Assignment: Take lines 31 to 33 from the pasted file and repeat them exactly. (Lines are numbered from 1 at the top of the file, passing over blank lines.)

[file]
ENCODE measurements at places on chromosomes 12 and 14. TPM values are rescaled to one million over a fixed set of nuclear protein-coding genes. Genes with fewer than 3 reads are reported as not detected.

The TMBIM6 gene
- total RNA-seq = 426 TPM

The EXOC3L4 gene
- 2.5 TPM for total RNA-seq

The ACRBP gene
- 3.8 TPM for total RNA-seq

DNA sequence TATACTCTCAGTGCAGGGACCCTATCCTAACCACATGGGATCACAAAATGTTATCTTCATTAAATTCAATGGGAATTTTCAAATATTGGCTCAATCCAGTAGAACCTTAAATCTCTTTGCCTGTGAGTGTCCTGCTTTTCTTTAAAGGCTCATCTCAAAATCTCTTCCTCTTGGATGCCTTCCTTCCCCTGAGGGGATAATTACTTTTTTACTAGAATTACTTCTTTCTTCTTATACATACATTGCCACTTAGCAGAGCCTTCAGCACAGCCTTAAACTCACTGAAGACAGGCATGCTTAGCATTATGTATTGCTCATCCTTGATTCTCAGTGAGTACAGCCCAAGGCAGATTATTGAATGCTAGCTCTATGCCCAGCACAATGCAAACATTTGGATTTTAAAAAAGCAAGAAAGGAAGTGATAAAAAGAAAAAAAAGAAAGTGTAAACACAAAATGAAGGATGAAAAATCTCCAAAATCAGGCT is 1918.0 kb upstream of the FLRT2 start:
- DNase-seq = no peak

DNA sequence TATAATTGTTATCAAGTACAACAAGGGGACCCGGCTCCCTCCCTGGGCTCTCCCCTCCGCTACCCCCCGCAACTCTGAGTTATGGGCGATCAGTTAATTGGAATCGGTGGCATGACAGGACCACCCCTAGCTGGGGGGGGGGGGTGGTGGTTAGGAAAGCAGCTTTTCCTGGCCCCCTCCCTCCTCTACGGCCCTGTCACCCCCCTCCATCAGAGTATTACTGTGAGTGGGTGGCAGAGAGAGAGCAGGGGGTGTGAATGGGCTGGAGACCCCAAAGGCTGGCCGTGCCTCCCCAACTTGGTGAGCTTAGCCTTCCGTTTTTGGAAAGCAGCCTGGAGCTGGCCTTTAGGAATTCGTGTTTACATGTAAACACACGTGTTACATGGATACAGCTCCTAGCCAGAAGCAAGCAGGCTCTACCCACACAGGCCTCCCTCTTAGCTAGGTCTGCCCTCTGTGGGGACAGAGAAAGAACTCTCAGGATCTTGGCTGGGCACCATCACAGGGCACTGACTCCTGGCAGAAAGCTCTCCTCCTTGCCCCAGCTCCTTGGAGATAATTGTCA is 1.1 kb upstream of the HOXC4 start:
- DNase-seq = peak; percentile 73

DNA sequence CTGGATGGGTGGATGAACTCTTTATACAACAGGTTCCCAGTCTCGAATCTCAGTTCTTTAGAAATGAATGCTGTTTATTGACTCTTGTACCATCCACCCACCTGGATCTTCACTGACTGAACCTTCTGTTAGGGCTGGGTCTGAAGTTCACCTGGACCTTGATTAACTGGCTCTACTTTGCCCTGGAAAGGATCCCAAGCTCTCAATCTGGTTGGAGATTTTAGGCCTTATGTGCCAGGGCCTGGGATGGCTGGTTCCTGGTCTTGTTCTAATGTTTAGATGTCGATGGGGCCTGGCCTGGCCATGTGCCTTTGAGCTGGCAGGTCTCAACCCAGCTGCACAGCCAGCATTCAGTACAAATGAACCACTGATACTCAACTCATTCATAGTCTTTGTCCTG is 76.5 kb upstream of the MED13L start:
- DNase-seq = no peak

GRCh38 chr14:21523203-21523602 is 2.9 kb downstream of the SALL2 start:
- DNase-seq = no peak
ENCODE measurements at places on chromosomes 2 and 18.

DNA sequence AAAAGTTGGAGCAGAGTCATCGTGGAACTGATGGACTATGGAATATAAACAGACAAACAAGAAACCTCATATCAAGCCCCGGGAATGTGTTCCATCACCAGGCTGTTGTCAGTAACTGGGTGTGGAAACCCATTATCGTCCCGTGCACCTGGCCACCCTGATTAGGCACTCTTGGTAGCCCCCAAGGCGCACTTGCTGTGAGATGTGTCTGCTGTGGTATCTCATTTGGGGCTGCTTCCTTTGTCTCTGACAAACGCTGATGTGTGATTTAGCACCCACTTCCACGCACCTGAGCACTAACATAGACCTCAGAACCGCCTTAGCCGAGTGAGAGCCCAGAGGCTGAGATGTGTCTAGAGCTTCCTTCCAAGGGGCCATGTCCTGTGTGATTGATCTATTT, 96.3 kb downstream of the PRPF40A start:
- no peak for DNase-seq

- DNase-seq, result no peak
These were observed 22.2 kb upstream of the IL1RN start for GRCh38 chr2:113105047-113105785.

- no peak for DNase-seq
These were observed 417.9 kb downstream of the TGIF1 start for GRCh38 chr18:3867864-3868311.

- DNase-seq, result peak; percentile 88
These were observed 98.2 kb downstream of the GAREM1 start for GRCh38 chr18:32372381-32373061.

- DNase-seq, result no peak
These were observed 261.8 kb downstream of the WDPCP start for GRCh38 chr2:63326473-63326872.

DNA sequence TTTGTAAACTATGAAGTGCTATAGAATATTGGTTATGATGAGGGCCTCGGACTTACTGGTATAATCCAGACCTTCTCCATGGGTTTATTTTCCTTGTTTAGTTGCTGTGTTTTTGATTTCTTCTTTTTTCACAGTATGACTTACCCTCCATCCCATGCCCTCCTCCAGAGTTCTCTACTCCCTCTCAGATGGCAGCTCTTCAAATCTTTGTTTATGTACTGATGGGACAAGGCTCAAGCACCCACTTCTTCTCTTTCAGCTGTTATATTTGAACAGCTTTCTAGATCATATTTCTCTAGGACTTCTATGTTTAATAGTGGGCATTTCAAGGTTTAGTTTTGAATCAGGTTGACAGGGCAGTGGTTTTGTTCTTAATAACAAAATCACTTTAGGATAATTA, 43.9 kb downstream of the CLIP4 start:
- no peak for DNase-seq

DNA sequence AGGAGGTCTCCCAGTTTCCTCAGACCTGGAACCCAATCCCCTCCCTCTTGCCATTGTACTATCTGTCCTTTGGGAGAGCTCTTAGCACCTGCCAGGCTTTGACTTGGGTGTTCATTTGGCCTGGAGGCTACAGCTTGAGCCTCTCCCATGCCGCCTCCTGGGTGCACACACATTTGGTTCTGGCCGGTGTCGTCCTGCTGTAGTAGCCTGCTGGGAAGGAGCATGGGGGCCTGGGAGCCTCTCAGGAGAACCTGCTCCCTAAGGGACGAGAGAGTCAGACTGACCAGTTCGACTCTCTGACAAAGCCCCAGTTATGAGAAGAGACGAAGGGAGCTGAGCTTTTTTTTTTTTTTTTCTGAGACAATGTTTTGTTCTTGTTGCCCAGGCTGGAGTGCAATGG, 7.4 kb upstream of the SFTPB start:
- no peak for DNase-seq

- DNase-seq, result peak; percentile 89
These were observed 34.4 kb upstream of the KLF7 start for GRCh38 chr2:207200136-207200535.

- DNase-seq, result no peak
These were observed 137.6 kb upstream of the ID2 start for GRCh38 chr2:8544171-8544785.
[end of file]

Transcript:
- DNase-seq, result peak; percentile 89
These were observed 34.4 kb upstream of the KLF7 start for GRCh38 chr2:207200136-207200535.

- DNase-seq, result no peak